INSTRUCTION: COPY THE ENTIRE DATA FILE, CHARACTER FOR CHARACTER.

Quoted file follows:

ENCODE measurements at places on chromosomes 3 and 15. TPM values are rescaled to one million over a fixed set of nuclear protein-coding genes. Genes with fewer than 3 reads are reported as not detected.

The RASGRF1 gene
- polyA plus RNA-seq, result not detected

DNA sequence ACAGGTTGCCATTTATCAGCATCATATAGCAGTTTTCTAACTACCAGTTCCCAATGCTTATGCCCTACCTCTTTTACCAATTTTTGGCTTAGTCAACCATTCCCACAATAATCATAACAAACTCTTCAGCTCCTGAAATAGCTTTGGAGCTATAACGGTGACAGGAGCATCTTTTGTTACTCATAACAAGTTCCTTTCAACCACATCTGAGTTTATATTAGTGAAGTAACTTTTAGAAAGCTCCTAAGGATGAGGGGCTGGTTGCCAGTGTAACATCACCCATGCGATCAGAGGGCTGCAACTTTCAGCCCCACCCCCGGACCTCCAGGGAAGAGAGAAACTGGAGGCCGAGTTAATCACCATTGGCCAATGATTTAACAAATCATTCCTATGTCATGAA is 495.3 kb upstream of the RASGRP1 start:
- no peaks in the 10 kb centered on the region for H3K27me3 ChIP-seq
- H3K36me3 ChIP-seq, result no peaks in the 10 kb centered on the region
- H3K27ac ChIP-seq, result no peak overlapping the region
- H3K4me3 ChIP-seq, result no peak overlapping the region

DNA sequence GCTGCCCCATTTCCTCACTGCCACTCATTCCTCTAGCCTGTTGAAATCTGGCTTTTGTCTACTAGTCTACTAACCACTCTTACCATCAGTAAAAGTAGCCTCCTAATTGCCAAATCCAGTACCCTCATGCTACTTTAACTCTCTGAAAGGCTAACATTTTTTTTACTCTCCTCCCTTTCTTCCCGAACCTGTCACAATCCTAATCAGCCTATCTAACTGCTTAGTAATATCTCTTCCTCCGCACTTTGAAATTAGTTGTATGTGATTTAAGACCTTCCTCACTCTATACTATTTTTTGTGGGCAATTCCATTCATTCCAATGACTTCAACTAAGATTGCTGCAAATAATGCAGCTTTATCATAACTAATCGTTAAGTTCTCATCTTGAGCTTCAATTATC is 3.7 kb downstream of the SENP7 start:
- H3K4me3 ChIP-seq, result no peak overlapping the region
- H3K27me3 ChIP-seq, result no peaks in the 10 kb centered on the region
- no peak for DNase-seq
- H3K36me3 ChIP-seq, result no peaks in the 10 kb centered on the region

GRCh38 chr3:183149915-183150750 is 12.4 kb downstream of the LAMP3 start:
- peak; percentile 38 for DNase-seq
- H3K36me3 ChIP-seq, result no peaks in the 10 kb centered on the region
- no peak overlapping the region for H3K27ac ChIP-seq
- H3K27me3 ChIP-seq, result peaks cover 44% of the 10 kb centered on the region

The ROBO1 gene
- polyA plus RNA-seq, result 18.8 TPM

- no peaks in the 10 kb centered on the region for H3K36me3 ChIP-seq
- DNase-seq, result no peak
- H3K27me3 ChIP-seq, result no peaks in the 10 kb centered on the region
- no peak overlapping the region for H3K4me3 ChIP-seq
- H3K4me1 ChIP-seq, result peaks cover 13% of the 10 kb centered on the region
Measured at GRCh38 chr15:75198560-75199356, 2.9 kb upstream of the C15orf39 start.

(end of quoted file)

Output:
ENCODE measurements at places on chromosomes 3 and 15. TPM values are rescaled to one million over a fixed set of nuclear protein-coding genes. Genes with fewer than 3 reads are reported as not detected.

The RASGRF1 gene
- polyA plus RNA-seq, result not detected

DNA sequence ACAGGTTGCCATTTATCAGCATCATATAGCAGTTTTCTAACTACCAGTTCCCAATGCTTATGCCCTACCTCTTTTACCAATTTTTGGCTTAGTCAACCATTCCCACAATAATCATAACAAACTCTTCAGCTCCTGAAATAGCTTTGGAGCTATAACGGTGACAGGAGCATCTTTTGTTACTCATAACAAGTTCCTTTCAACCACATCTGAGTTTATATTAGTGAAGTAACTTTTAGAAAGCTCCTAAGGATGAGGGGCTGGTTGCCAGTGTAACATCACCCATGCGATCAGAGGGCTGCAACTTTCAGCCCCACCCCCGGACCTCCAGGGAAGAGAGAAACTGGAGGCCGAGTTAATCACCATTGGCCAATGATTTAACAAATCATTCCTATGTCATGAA is 495.3 kb upstream of the RASGRP1 start:
- no peaks in the 10 kb centered on the region for H3K27me3 ChIP-seq
- H3K36me3 ChIP-seq, result no peaks in the 10 kb centered on the region
- H3K27ac ChIP-seq, result no peak overlapping the region
- H3K4me3 ChIP-seq, result no peak overlapping the region

DNA sequence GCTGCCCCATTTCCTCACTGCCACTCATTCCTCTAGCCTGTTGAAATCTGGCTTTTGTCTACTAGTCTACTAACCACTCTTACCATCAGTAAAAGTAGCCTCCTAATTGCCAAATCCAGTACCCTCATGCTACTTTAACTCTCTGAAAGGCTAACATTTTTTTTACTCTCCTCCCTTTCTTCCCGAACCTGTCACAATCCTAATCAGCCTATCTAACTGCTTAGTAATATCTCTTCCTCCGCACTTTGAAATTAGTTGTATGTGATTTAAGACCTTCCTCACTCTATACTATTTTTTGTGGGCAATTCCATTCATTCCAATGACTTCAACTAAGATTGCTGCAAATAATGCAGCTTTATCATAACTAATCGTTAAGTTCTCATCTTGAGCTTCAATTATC is 3.7 kb downstream of the SENP7 start:
- H3K4me3 ChIP-seq, result no peak overlapping the region
- H3K27me3 ChIP-seq, result no peaks in the 10 kb centered on the region
- no peak for DNase-seq
- H3K36me3 ChIP-seq, result no peaks in the 10 kb centered on the region

GRCh38 chr3:183149915-183150750 is 12.4 kb downstream of the LAMP3 start:
- peak; percentile 38 for DNase-seq
- H3K36me3 ChIP-seq, result no peaks in the 10 kb centered on the region
- no peak overlapping the region for H3K27ac ChIP-seq
- H3K27me3 ChIP-seq, result peaks cover 44% of the 10 kb centered on the region

The ROBO1 gene
- polyA plus RNA-seq, result 18.8 TPM

- no peaks in the 10 kb centered on the region for H3K36me3 ChIP-seq
- DNase-seq, result no peak
- H3K27me3 ChIP-seq, result no peaks in the 10 kb centered on the region
- no peak overlapping the region for H3K4me3 ChIP-seq
- H3K4me1 ChIP-seq, result peaks cover 13% of the 10 kb centered on the region
Measured at GRCh38 chr15:75198560-75199356, 2.9 kb upstream of the C15orf39 start.